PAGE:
When I think about “What’s to love about the place”, the one fact I cannot comprehend is how, for decades, the city has managed to be such a perfect blend of glamour, heritage, and progressiveness. This is easily discernible in the architecture of the city. The city core is deeply reminiscent of the middle ages, and is comprised mostly of Renaissance era gothic architecture. Every other building, even if it’s a two floor McDonald’s today, is embellished with a variety of Christian sculptures, rich in details. When going around the city it is also fairly easy to spot Baroque – monumental exhibition palaces (Grand Palais), museums, hotels, and other buildings that are now used for regular city purposes. In the more commercial places that developed in the mid 20th century, around the river, there is the art-deco style on display, prime example of which is The Grand Rex. As one moves farther from the Seine, modern parisian housings (where even the windows have wooden facades) become apparent. Interestingly, the authorities there maintain a count of two places that are essential requirements of a Parisian’s life – Boulangeries (bakeries) and Cafes. They are in such abundance that your favourite baguette and cocktail is never more than a couple of hundred meters away. So, if you ever happen to visit Paris, better hike your ‘Food and Drinks’ budget; because ‘chic’ doesn’t even begin to describe it.

“You can never be done with Paris”, were the words of a good friend (who probably said that while sipping Diet Coke at Times Square). And true he was. On weekday evenings, when the work has drained you, just catch a metro to St. Michel. Once there, buy a bottle a wine from Monoprix and ham sandwich from a local shop; walk down the steps to the banks of Seine, find a place to sit, and let the City do its job. As the sun sets behind the Eiffel, giving Notre Dame a golden red hue, you will start hearing a street performer somewhere, violin, or probably an accordion. Around this time the iconic bridges, Pont Neuf and Pont des Arts will light up, and so will the entire St. Michel; bright orange at first, but slowly dwindling. It is then that you pull the cork.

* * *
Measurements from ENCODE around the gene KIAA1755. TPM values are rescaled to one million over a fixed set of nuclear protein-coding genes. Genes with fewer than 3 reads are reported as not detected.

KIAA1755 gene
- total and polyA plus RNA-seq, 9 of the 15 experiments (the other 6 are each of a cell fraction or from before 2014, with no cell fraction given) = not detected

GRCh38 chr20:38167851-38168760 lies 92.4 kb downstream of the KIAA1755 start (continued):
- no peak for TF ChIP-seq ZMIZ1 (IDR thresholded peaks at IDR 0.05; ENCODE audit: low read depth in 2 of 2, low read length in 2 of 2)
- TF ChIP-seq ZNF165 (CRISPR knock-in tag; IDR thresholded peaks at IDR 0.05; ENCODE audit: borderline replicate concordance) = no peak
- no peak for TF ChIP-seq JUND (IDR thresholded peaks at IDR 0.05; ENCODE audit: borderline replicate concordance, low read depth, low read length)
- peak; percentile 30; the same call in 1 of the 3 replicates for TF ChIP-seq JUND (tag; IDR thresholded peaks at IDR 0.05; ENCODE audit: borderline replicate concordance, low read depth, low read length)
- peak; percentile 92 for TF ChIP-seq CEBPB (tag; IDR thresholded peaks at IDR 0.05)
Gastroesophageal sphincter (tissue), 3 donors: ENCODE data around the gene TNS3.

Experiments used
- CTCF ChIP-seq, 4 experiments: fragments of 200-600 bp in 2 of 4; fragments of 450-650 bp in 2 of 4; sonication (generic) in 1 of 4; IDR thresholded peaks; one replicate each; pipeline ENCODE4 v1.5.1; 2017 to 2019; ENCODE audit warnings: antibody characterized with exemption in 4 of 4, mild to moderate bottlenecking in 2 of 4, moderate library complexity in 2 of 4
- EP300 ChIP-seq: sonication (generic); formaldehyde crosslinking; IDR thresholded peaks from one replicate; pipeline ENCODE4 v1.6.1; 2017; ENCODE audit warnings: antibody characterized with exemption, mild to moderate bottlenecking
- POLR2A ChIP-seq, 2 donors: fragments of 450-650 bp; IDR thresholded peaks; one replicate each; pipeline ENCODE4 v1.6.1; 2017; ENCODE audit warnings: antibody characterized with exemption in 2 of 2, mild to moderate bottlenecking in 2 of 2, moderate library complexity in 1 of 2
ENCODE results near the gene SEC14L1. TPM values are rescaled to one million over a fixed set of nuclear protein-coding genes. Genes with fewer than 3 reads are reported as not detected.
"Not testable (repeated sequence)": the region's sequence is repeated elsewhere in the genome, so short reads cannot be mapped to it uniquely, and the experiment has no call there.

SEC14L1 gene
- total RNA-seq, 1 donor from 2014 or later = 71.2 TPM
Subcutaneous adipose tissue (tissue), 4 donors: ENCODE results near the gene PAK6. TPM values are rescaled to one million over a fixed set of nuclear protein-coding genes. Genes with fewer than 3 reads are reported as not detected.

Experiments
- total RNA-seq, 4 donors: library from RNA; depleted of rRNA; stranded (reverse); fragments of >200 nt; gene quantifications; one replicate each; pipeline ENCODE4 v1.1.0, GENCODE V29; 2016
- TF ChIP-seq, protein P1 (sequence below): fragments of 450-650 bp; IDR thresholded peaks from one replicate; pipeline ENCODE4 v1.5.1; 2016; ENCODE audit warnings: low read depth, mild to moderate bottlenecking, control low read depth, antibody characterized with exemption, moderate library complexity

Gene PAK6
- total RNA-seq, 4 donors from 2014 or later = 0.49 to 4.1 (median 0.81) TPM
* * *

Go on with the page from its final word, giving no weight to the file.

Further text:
The premise of the following day will be exactly what is was today, but you will feel rejuvenated, and more importantly, you will be happy. I was.


Describing the Bastille Day, or the World Cup moments in this article itself might require the use of a few fleeting expletives, which I think is against the guidelines. Besides, I was given a word limit of 700-infinity, which I have already exceeded. I will be more than happy to talk all about it, in person.

My experience with the French (and Parisians) can be summed up nicely by the following pieces conversation between Dave Chappelle and Jerry Seinfeld (on the latter’s show Comedians In Cars Getting Coffee), who also happen to be some of my favorite comedians.

Jerry: You know the French. They don’t care about anybody else.

Dave (laughing): Right!

Dave: Notoriously selfish people, the French.

Jerry (referring to the ‘73 Citroen Maserati SM): Yes, right. But sometimes that leads to interesting work.

(Later in a Coffee bar)

Dave: Paris, I don’t know if I can live there.

Jerry: Why?

Dave: Something about the culture of the city makes me feel foreign.

Jerry: Well, you are.

Jerry: They are not welcoming you.

Dave: Yeah, there’s no welcome mat.

Jerry: That doesn’t bother me.

Jerry: If I had what they have, I’d be the same way.

Jerry: If I could bake bread like that, have women like that, I would look down on everybody. Their condescension to me, is earned.

Dave (laughing): Fair enough!

There were times when Dave would be too relatable, but as always, Jerry has a point!